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coinfodder's Blog

17 Sep 2020

The Fifty States of Coinage- Part 9- Florida

Coins-United States | coinfodder

Hello Folks. And today, we will head down to the Sunshine State to go eat some tangerines. (Just Kidding). Today, we are going to look at Florida Coins.


Florida was first mentioned by Europeans by Juan Ponce de Leon, a man of Spanish origin, who gave it the name Florida, seeing all the flowers there. Florida was an important area for Spain, and the War of Jenkins' Ear was fought over the Spaniards trying to protect Florida, after enraging the British after physically CUTTING OFF an ambassador's ear. Florida, in 1827, was admitted as a state after being ceded to the United States by Spain. During the Civil War, Florida was one of the 7 original states to succeed from the union. During the 1950's, many Cubans from Cuba fled for the United States after the late Fidel Castro and co. took over. The Cubans fled to Miami.


Today, Florida is a melting pot of cultures, including African-American, Cuban, Seminole, just to name a few. Florida has become a economic powerhouse, becoming the number one state in the US for tourism. Famous people from Florida include Osceola, Bob Ross, Fay Dunway, and Flo Rida.


Obviously, first to mind is the 50 State and ATB (America the Beautiful, because I am tired of spelling it out) quarters. On the 50 state Quarter is a ship, an stretch of land, and a space shuttle lifting off into space. On the bottom of the coin is "Gateway to Discovery" demonstrating how not only Florida is an economic powerhouse, but it has been the gateway to discovery for many people, including de Leon and the NASA folks manning the Space Shuttle (RIP Columbia/Challenger). For your viewing enjoyment, I have including a proposed design.


On the ATB quarter, is a montage of the Everglades. This coin features a heron, standing in some marshland. This coin was released in 2014.


On the topic of Florida, lets talk about Spanish Coins!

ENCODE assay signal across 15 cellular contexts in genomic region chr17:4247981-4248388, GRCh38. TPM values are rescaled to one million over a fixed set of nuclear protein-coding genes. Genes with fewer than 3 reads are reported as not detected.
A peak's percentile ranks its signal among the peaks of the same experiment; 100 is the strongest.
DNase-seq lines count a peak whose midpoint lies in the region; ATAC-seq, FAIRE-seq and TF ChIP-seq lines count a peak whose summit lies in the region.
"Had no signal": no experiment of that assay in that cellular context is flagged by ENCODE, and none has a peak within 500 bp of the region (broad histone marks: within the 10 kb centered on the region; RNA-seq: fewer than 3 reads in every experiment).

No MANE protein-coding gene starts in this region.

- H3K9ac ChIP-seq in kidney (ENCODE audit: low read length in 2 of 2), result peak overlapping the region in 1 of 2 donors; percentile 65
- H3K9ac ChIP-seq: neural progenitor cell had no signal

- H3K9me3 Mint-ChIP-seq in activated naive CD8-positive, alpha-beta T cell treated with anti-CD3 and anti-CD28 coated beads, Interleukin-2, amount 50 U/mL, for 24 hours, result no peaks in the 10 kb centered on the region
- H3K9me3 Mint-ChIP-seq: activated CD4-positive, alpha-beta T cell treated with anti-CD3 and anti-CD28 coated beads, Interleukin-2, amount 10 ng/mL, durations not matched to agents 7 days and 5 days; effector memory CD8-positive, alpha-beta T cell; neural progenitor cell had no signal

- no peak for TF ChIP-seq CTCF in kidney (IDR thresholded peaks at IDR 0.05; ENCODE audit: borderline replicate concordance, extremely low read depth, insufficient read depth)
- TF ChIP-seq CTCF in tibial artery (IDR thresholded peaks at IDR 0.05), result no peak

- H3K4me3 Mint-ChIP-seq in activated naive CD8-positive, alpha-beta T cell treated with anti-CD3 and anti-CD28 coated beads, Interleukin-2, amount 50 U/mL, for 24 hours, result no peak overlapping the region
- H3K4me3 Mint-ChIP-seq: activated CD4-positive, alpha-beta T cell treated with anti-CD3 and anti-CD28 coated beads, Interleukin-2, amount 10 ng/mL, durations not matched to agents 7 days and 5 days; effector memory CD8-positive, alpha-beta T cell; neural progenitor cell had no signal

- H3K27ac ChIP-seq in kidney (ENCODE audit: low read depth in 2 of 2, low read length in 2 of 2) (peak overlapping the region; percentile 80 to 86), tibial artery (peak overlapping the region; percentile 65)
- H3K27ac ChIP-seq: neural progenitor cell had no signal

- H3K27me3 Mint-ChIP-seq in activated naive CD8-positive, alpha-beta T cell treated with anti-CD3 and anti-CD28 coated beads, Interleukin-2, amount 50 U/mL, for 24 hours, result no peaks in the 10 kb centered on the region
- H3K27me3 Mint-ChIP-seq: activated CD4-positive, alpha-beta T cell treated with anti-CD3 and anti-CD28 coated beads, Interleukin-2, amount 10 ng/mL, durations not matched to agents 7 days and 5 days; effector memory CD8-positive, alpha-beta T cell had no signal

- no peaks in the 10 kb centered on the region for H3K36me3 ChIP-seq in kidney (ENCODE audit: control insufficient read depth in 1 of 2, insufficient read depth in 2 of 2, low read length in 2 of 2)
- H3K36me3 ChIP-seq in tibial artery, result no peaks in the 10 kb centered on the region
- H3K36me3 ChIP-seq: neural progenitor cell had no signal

For those who didn't know, Spanish coins where legal tender until the 1856 introduction of the small cent into circulation. These were often used more than early American coinage. Many people back in the day had never seen a real American coin; quite to the contrary, they had been using the Spanish cobs for many years.


Technically, these Spanish coins were cobs before around 1750. These were crudely struck pieces, struck in Mexico City then sent to Florida for circulation there. Most often, you will see King Phillip II cobs for Charles III cobs. They are listed in the red book, and for coins in EF state will set you back about 400-800 dollars.

After production got better, people began referring to these Spanish coins as pieces of eight, or reales (This is where we get all the names for our coins, and the terms 8-bit, 4-bit, and 2-bit.) These coins had two sides, unlike their crude cob counterparts. On the front, was a caesaresque likeness of the monarch. Mostly, these images were beefed up images. On the back, was the coat of arms, like their cob counterparts. Most specimens you may find are Ferdinand VI and VII, Phillip V, and Charles III and IV. During the time span that citizens could redeem these for the new cents, many of the redeemed coins where melted. A good, EF coin may set you back 100-300 dollars.


Thank you, and later, I am headed home to the home of @AJ, @YoloBagels, and I!



Comments

Longstrider

Level 6

Very well done. I would love to go see the reptiles there. While there maybe I can find Ponce de Leon's Fountain of Youth. I can use a drink or two. Thanks. fun blog.

Mokie

Level 6

I have never been to Florida, maybe someday, now that I live in Pennsy. Thanks for your research, it's a fun series.

slybluenote

Level 5

I have lived in Florida, near Coral Gables, visited Florida numerous times, my aunt and cousin lived in Lakeland and I was stationed in Hinesville, Ga. right across the Florida line. Therefore, I visited Jacksonville almost every weekend. What's strange is that every once in a while I clean out the coins from my car which I did yesterday. I found 2 of the Florida quarters, the state and the ATB ! Great post and thanks for the history!

Stumpy

Level 5

Having previously admitted that I was never totally into the various state quarter issues, I did however, really like the design with the Space Shuttle. Thanks again for the enjoyable blog. I like the informative way you lay it out, always full of knowledge and never boring. Thanks Again!

Florida is a great place to vacation, not so much to store your collection. Most of the collectors I know come from Florida. War of jenkins' ear was one I had to ask the teacher if it was real, history is sometimes better than what we can come up with. Thank you!

I. R. Bama

Level 5

Once again I enjoyed your blog. I liked the Marlin on the coin. It is on my bucket list to catch one so I can pretend I'm Ernest Hemingway!

Golfer

Level 5

Went to Florida two Decembers ago for Disney. Had a great time seeing everything. Wonder how the people of 1827 Florida would feel about Disney ! Quite a change over the years, including the coinage. Nice blog on Florida. Keep the states coming !

Mike

Level 7

Florida I have been to twice.Once I saw a shuttle take off. Some parts the shore is beautiful. The coins and the history are great. The Miami zoo is great. I enjoyed your history and research.we're interesting . That with the coins make for a good blog. I did pick something up. Thanks for your work.

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